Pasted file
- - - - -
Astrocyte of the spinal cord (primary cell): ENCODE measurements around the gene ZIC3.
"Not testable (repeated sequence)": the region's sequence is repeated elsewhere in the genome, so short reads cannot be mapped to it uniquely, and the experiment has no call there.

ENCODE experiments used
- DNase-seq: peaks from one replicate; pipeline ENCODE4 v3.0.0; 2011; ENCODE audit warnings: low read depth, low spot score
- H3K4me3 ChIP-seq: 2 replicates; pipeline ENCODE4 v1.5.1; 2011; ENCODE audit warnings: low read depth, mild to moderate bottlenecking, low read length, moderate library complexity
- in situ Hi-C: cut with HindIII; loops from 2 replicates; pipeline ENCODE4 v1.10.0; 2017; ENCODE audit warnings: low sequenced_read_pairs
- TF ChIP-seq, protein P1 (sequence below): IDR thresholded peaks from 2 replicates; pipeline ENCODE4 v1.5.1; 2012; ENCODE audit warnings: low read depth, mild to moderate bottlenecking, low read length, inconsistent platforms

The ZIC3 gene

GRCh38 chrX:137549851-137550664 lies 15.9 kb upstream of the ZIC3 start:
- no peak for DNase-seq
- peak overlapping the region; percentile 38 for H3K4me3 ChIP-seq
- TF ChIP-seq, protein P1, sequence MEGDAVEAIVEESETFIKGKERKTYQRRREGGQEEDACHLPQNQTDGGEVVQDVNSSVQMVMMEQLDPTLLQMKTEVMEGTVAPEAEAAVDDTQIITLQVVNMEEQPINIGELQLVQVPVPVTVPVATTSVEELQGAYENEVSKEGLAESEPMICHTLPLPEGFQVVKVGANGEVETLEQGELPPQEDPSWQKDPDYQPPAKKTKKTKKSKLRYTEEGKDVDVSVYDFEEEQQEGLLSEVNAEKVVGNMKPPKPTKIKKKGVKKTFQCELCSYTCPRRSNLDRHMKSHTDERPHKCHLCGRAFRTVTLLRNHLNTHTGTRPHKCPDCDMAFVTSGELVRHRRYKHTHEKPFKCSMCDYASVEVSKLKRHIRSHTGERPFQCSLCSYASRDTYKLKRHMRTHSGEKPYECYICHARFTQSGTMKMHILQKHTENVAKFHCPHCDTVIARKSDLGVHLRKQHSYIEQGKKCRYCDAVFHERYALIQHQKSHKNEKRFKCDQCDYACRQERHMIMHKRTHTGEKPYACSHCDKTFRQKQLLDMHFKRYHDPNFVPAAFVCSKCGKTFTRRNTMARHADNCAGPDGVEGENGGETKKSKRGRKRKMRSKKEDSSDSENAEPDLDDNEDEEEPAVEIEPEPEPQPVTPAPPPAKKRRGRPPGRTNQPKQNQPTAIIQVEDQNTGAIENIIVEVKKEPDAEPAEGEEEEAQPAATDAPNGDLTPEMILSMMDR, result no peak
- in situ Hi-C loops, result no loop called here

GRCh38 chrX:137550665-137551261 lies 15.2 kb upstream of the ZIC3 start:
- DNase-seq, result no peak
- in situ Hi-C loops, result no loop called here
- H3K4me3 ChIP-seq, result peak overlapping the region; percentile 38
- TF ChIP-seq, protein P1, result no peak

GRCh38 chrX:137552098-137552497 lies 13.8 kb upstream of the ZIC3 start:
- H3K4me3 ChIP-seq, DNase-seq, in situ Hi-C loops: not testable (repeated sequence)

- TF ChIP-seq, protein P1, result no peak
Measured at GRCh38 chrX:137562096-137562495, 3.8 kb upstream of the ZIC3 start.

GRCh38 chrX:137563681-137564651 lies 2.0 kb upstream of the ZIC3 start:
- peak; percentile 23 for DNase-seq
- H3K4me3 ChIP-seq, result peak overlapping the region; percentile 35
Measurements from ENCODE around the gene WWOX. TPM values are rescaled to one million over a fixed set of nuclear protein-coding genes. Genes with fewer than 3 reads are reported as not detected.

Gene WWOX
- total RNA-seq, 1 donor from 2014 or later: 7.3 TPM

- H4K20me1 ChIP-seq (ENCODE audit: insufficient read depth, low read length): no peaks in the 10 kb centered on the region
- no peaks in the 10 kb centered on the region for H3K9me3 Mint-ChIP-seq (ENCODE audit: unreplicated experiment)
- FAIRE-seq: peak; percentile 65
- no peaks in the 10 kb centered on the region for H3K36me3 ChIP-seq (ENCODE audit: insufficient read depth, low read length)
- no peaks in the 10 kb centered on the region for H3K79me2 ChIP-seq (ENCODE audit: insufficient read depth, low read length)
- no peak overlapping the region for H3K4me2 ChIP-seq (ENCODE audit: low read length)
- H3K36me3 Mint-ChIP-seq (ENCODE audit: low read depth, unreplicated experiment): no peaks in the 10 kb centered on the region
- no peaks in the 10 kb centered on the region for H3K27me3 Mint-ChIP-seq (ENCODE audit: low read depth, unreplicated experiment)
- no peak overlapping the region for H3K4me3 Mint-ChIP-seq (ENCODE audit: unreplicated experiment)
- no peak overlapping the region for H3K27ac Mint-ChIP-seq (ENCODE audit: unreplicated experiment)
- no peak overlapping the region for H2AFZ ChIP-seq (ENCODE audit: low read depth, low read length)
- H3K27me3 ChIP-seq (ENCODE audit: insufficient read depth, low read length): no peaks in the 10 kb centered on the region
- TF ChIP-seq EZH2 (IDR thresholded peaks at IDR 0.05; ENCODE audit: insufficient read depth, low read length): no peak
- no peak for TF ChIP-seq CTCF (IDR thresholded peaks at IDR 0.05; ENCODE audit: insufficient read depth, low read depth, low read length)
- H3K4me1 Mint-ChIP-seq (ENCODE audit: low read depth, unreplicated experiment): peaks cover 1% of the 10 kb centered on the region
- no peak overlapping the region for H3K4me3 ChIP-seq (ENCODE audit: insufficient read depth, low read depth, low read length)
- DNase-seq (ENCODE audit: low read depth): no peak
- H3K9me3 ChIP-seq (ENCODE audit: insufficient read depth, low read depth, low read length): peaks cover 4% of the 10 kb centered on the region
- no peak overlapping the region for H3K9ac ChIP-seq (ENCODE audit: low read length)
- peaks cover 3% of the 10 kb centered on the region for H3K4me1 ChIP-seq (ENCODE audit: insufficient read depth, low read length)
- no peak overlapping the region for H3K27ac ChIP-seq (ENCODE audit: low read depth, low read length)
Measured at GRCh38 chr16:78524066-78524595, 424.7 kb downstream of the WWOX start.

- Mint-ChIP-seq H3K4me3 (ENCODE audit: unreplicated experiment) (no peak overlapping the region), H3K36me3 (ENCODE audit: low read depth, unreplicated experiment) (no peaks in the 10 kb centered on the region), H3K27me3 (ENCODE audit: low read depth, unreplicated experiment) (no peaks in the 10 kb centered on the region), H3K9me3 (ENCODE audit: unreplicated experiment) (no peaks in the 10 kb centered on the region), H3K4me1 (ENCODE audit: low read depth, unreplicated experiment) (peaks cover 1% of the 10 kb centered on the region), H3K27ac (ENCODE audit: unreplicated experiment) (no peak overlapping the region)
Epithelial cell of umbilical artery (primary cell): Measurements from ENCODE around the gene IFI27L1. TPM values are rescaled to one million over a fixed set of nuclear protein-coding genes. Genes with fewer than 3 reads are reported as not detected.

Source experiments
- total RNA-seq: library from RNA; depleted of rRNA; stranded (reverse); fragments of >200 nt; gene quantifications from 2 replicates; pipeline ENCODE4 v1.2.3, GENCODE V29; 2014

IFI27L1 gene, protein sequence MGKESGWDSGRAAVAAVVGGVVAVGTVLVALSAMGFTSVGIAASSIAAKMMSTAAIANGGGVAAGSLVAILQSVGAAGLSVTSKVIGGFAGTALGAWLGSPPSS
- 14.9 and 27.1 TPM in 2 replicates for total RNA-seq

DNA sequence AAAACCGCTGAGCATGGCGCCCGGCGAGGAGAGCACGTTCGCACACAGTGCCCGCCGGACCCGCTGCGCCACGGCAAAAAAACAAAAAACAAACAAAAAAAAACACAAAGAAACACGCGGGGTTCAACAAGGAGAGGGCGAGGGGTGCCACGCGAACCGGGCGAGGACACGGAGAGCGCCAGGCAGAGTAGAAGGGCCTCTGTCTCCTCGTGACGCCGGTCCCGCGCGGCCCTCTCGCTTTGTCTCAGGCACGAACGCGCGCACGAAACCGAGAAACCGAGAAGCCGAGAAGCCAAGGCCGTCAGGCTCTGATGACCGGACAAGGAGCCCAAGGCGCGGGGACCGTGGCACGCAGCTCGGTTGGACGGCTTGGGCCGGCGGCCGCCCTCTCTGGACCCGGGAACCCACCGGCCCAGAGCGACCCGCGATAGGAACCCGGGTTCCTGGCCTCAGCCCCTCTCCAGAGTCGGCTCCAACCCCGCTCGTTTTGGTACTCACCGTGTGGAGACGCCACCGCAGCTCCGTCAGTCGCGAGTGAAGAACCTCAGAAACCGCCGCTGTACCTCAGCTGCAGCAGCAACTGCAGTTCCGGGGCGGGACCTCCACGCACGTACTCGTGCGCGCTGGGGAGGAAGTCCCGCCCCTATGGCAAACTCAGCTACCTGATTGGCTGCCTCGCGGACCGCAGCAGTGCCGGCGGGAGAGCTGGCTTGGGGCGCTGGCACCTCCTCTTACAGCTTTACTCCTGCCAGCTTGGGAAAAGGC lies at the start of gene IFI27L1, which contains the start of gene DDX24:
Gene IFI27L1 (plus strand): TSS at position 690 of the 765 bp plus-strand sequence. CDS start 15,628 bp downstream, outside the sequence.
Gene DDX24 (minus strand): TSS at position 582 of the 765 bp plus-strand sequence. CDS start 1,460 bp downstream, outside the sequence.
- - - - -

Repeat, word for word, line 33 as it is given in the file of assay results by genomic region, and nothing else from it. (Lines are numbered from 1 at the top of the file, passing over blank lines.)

- no peaks in the 10 kb centered on the region for H3K79me2 ChIP-seq (ENCODE audit: insufficient read depth, low read length)